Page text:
YouTube and the God of Job


(Note: I agree with Duncan today. I don't need to add to the cacophony on the events in Boston, but "feel like talking about anything else is just weird." So I'm pre-empting this week's Left Behind Friday post and replacing it with the following. Feel free to ignore the idiosyncratic theologizing in the post below and just enjoy the links.) I love the book of Job, which features, among other things, a longer and more celebratory creation account than the ones in Genesis. Job is a play … [Read more...]

Lord won’t you tell us, tell us what does it mean

Scott Paeth shares a quote from the great theologian Karl Barth on listening to the voice of God: God may speak to us through Russian Communism, through a flute concerto, through a blossoming shrub or through a dead dog. We shall do well to listen to him if he really does so. And that choice of examples struck me kind of funny, seemed kind of funny sir to me. It reminded me of what another pretty good theologian once wrote about the silence of God: God may speak to us, and if God … [Read more...]

Please stop looking for the ‘original sin’ gene


Think Christian has been running a mini-forum on the question of a "historical Adam." Dennis Venema's contribution was quite helpful for squarely stating that science finds the idea of a single "Adam and Eve" couple as the ancestors of all of humanity to be extremely, and increasingly, unlikely. I liked Venema's piece a lot, particularly this bit: Some Christian groups are beginning to require denying these findings as part of their theology. In particular, there is a concern that moving … [Read more...]

Biblical Lysenkoism: Has Al Mohler ever read all four Gospels?


Here are some wise words from J.R. Daniel Kirk in 2011 on pastors and the Synoptic Problem: It is your pastoral responsibility to help people recognize that the Bible we actually have, rather than the Bible of our imaginations, is the word of God. If you don’t give your people a category for this kind of diverse Bible being the word of God, then you will create a false sense of connection between a supposedly uniform, univocal Bible and the Christian faith as such. So what happens when … [Read more...]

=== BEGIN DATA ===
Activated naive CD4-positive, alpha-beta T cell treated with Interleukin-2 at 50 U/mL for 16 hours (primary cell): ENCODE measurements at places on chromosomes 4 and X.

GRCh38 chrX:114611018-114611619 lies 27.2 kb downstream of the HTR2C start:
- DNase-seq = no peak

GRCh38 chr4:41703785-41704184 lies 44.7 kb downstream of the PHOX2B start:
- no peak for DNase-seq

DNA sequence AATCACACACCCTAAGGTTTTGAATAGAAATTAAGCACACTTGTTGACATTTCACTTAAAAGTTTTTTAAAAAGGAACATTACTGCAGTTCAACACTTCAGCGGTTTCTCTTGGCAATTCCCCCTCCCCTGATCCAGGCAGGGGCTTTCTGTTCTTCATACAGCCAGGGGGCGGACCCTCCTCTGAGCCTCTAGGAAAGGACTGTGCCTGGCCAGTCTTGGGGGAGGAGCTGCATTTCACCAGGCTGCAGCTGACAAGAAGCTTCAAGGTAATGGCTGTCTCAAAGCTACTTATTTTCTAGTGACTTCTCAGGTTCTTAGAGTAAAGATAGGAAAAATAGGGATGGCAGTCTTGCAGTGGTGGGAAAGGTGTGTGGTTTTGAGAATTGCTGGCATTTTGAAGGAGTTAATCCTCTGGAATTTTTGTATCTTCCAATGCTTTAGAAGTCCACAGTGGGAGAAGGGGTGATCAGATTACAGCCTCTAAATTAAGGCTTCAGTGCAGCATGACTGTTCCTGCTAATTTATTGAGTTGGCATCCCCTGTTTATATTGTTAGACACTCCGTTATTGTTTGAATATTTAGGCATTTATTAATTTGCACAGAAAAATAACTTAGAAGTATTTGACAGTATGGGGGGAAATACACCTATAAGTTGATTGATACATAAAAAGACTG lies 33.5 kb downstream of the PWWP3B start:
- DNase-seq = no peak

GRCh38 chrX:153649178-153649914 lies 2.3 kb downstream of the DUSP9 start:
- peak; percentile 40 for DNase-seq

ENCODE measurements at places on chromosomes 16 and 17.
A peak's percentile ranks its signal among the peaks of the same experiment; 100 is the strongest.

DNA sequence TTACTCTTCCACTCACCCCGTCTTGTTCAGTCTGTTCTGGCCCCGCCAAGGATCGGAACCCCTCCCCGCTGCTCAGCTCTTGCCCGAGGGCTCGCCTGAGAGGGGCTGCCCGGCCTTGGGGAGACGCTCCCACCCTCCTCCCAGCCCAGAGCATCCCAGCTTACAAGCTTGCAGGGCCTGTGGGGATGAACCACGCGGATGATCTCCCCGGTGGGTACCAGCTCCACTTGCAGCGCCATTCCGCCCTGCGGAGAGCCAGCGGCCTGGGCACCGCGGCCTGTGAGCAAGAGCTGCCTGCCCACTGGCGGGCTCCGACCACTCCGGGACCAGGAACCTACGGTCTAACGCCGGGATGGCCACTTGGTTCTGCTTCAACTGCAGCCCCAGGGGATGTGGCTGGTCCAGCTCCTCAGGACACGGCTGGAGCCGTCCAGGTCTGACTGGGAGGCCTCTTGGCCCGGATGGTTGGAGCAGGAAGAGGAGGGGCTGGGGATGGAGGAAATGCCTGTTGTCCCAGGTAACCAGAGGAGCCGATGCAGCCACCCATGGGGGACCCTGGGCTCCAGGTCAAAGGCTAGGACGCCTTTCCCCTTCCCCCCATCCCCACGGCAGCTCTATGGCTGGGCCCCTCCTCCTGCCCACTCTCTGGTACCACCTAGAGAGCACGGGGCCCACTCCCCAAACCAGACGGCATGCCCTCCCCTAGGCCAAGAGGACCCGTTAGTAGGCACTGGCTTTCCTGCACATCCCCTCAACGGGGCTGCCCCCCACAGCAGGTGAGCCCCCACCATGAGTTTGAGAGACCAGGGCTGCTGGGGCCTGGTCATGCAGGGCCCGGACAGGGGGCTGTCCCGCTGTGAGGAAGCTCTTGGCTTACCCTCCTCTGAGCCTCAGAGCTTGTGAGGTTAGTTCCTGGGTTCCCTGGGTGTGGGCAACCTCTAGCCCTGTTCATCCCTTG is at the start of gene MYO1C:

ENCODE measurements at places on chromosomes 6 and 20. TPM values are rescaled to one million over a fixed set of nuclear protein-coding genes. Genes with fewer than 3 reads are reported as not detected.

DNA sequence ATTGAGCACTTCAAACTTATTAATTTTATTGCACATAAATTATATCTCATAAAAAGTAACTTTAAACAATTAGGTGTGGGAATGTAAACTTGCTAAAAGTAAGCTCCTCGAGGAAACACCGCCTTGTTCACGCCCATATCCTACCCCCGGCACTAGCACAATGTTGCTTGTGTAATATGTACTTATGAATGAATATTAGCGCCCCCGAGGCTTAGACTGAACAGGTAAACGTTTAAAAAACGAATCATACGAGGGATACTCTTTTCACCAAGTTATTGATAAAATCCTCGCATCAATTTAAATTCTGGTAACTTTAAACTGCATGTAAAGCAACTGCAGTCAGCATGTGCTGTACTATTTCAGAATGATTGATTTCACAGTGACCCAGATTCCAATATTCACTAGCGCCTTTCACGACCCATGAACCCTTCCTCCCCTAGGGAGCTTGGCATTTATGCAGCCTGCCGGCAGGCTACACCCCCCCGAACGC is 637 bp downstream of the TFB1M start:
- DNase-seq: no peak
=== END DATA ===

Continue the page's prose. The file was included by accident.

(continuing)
The Bible, Steve Chalke, Wilberforce and ‘The Civil War as a Theological Crisis’


"How has the whole Church found itself believing something about slavery which is so at odds with the Bible?" prominent British evangelical Steve Chalke asks. Chalke asked that in his essay, "A Matter of Integrity: The Church, sexuality, inclusion and an open conversation." That's the essay in which Chalke argues for his fellow Christians to begin recognizing, and celebrating, same-sex marriages. It's the essay, in other words, that resulted in "prominent British evangelical Steve Chalke" … [Read more...]

Survey hints at the temptation to lie about temptation

Like many people my age, my first introduction to Aristotle's ethics came by way of Thomas Aquinas by way of Billy Batstone's battles against the Seven Deadly Enemies of Man.

The Barna Group has released a study on the "changing state of temptation." It's another one of those self-reporting studies that tells us more about what people want others to think about them than it does about what people are really like. For example: Protestants are tempted more than Catholics (or Americans in general) by eating too much (66 percent vs. 44 percent vs. 55 percent). By contrast, Catholics are tempted more than Protestants (or Americans in general) by gossip (29 percent vs. … [Read more...]

‘May it never be said … that we merely stood by’


"Internationally renowned scholar and teacher of Christian social ethics and feminist theory, Beverly Wildung Harrison, died in Transylvania County Community Hospital in Brevard, North Carolina, on December 15, 2012." That's from the tribute posted this week by Union Theological Seminary, where Dr. Harrison taught from 1967 until 1999. There's a brief tribute at Feminism and Religion, "Mourning the Loss of Beverly Wildung Harrison." And Caryn Riswold has a remembrance, and some excerpts from … [Read more...]

Soul freedom, Baptist baptism, and the knowledge of good and evil


James McGrath responds to Jim West's attempt to play Baptist Enforcer, pointing out that Baptists, by definition, do not and cannot have enforcers. Pretty much the only way to break the rules as a Baptist is to try to enforce them on others. McGrath writes: Jim West has taken it upon himself to try to define away the status of the First Baptist Church of Seattle as a Baptist church. Jim considers their stance on same-sex marriage and their holding of ceremonies marrying people of the … [Read more...]